The check was spent in many places, but the Committee made certain some of it went toward turning Phil’s ramshackle auto shop inside out and putting it back together in much better condition. He even got an old Coke machine to stand invitingly against the front of the building.
Billy McGuire painted his population sign red-white-and-blue and used the same colors on a sign for Phil’s garage. Both signs were reared the same day with all Serendipitans in attendance.
One sign said: “Serendipity Springs—Population 137.” The other said: “Phil’s Klassic Korner.” The news team of Delgado and Durande recorded the event for posterity.
They also recorded the return to Serendipity of several runaways. There was an angry and tearful welcome. There was a fight. Two stayed and entered the rehab program, one left and never returned.
When a couple of residents were found smuggling booze into Serendipity, Delgado and Durande recorded that as well. And when Billy McGuire, suffering from the lingering effects of their smuggling, went into DT’s, he insisted they be there to disc his agony.
“I want to remember,” he said. “An’ I want them kids to remember. This is what hell’s like. It ain’t no burnin’ place. It’s a damn drunk tank.”
His Lucy cried and that went down on disc, too.
They also recorded the ongoing restoration work. There were four crews, now. Two handled destruction and construction, two handled interior finishing. While one crew tackled further clearing and cleaning of the motel with inexpert gusto, the more experienced took over work on the two half-finished Victorians.
The finishing crews followed them around cleaning, painting, and wallpapering. “Granny wallpaper,” Annie Lee dubbed it. It was leftover stuff, mostly; dignified patterns in muted “granny” colors. It fit the aging houses to a “T”. So did the truckload of antique furniture and carpets driven into town by two smiling representatives of the local Catholic Relief Association. Nancy and Pepper, chopping weeds in the front yard of the Down & Outer Bed & Breakfast (or the D&O/B&B as it was affectionately called), ogled the rich assortment with unabashed lust.
“What’s this?” Nancy asked the beaming driver.
The woman looked as if she was fighting a raging case of giggles. “This,” she said, “is from the estate of Dorothy Calderon. She died two days ago and bequeathed all of her furniture and some of her cash assets to Serendipity Springs.”
After five seconds of silent amazement, Pepper giggled. So did the Catholic Relief ladies.
“This is just great!” sighed Pepper finally. “I’ll get Sunny and the discam-“
“Right behind you, and recording,” said Sunny’s voice.
“Nancy, are you going to open your present?”
Nancy laughed, eyes dancing. “Wow, you betcha!”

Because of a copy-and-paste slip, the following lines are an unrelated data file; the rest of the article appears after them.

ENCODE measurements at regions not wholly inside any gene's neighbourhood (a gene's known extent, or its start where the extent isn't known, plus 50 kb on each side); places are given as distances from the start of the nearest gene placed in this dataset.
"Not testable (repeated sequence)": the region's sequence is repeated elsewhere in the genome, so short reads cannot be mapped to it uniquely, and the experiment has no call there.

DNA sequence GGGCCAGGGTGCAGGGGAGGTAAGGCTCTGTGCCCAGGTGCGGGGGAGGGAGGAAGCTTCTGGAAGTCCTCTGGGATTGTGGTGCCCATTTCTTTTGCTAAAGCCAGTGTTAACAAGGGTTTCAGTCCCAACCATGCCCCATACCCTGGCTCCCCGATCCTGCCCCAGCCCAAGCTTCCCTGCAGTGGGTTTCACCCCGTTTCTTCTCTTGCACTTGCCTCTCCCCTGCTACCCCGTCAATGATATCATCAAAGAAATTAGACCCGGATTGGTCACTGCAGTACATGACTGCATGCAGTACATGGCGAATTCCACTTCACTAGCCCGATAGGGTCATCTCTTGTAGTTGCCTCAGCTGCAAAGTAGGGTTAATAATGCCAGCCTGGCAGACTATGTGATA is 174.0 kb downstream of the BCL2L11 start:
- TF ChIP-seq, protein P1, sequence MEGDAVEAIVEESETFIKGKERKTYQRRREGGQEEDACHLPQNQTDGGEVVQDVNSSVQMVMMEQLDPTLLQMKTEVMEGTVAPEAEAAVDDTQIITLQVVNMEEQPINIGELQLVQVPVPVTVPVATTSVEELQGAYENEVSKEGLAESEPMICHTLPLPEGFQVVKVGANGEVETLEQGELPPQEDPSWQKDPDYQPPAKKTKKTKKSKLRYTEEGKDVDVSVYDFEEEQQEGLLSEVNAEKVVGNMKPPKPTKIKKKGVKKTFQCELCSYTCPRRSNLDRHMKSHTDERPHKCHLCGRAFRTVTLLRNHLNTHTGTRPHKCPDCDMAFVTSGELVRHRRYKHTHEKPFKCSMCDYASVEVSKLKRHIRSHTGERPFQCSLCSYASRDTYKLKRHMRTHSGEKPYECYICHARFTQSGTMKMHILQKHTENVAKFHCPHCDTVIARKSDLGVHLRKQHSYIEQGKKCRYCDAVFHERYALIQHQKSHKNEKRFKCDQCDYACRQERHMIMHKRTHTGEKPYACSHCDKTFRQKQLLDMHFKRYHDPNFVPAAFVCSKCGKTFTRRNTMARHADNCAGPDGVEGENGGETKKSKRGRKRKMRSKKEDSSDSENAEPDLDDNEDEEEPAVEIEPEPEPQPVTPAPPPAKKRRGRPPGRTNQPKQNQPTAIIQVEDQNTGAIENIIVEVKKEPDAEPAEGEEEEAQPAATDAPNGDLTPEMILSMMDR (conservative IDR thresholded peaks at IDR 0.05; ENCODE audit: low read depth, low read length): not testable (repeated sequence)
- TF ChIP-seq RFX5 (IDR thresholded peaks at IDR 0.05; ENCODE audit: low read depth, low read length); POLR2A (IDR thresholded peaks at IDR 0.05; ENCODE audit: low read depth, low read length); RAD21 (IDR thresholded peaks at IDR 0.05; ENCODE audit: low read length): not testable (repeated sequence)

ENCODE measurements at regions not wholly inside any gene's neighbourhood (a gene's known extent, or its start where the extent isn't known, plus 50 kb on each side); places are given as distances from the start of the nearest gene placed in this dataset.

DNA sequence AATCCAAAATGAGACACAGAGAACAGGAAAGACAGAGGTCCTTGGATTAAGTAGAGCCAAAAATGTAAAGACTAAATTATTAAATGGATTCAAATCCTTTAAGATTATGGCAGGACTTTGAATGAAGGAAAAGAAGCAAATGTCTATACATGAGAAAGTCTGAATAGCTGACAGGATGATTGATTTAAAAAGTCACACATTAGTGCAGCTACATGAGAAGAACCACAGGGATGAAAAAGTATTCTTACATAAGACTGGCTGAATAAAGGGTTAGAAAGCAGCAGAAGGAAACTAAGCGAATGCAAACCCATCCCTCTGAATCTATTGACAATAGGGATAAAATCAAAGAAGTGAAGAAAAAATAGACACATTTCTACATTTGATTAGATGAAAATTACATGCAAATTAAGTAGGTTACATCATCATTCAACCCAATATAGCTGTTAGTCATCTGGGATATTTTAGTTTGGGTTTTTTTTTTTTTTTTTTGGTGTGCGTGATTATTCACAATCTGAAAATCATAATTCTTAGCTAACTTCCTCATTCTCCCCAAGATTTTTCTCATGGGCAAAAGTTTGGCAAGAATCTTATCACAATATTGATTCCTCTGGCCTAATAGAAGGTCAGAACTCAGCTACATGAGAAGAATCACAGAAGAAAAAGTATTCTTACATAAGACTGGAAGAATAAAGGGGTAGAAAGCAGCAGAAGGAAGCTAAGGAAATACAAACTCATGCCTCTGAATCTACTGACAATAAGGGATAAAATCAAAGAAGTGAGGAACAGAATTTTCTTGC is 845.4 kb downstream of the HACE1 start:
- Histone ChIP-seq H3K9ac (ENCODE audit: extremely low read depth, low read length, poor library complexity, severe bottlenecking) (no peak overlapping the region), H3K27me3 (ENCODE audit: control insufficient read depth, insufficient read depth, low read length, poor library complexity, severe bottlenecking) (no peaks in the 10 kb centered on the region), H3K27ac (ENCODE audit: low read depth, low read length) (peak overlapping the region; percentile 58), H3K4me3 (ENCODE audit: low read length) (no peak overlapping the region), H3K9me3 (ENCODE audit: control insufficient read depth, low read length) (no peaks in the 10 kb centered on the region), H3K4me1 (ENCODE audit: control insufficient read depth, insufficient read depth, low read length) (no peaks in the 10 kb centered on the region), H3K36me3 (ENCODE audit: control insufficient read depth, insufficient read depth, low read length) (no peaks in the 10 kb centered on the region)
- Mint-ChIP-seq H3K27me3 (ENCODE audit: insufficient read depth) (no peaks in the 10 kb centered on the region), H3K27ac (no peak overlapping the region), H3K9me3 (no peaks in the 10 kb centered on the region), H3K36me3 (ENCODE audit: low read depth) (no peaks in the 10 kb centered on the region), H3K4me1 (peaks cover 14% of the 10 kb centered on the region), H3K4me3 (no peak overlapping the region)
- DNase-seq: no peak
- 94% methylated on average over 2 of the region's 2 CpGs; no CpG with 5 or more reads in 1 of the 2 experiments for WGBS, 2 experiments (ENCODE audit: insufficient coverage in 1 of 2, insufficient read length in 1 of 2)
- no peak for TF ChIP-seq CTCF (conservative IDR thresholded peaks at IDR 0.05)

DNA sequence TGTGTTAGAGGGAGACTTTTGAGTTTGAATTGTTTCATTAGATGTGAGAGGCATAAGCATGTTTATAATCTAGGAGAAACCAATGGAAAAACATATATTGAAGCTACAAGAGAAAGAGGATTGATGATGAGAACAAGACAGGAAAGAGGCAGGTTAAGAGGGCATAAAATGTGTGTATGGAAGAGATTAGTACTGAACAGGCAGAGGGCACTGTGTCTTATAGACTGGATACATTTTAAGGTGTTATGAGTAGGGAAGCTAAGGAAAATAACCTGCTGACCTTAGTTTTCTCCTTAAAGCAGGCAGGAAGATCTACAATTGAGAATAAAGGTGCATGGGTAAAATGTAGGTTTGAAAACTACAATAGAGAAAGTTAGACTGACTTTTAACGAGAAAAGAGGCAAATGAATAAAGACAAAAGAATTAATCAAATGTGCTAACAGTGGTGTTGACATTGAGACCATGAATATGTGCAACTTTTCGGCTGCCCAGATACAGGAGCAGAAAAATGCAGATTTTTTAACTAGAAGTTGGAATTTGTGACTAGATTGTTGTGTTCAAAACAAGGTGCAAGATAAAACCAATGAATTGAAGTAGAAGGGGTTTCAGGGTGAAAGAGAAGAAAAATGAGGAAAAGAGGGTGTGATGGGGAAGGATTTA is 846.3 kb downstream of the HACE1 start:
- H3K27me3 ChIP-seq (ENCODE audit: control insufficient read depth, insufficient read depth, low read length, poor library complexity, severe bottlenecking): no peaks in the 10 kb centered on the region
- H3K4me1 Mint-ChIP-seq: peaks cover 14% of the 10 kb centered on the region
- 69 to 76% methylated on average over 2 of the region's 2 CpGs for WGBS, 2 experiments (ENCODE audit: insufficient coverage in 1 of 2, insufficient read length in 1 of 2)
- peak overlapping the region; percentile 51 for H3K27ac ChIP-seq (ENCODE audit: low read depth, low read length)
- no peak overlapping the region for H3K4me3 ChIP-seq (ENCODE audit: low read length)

It was Christmas in April. There was a literal houseful of antiques, every one of them breathtakingly beautiful. The Down & Outers unloaded each piece with awful care, ooh-ing and ahâ€‘ing.
“I ain’t never, never had anything like this!” exclaimed one middle-aged woman cradling a Tiffany lamp in her arms as if it were a baby.
The riches were distributed between the restored Victorians, finding places of honor in parlors, front halls and bedrooms. All three of the late Mrs. Calderon’s fine dining tables went to The Cookery dining parlors. Those, with a few additional appointments and some of Pearl Etterly’s tatting, gave the establishment a breath of fading class—like a dried orchid pressed between the pages of a first edition of Jane Eyre.
Annie Lee laughed delightedly at the stunning effect of polished wood reflecting the dancing flames of a dozen oil lamps and candles. “This is fantastic! Lord, I wish we could open up for business. Can you imagine, Lucy?” She draped an arm around the older woman’s thin shoulders. “Now all we need is a piano so you can sing for our supper.”
“We do have a piano,” said Nancy. “A baby grand. That is, it’s ours if we want it. Or we can sell it for what it’ll bring at auction. They left it in town because it needs to be moved by pros. Do we want it?” She looked to Lucy for an answer.
“It’d prob’ly bring a lot at auction…”
Nancy shook her head. “Not important. The question is, do you want it?”
Lucy’s eyes glowed. “Oh, Miss Nancy, I would jus’ love to have a piano.”
They installed the baby grand in one corner of the larger dining parlor. Pearl Etterly draped it in lace and Lucy sat down to test the keyboard. It was well tuned and Lucy’s experienced but rusty playing filled both rooms with sweet, blue sounds. She played and sang for the diners that night, accepting their requests (when she knew them) with smiles, and their praise with flushed modesty. Her voice, deep and smokey, was seamed with the hairline cracks of age, but still had the power to enchant.
After dinner, Nancy called a town assembly. All adult Down & Outers and several of the older kids crowded into the twin dining rooms to hear what was up. The Delgado/Durande news team put the gathering on videodisc.
Nancy stood at the head of the front dining parlor on the raised flooring of the big bay window embrasure and addressed the assemblage.
“By now, you’ve all seen the beautiful furniture that’s been moved into the houses. It’s ours because a very sweet lady changed her will three weeks ago and made us—Serendipity—heir to her house furnishings and about $80,000 of her cash estate.”
A murmur of stunned appreciation circled the room, followed by enthusiastic cheers.
“I believe she knows how grateful we all are for her wonderful generosity,” Nancy continued, when the good-humored roar abated. “But I still wish she could be here tonight so we could throw a party for her. However, we’ve got lots of friends who are still very much alive, and I think it would be a nice gesture to throw a party for them.”
The idea went over like fireworks on the Fourth of July. Plans for the May Gala began immediately. Nancy compiled the invitation list and Jules Trevor, secretary of the Committee, printed the invitations and recruited a detachment of couriers to hand carry them to the recipients. Annie and her kitchen staff planned a sumptuous but thrifty buffet and Lucy practiced her repertoire of silky, sultry tunes.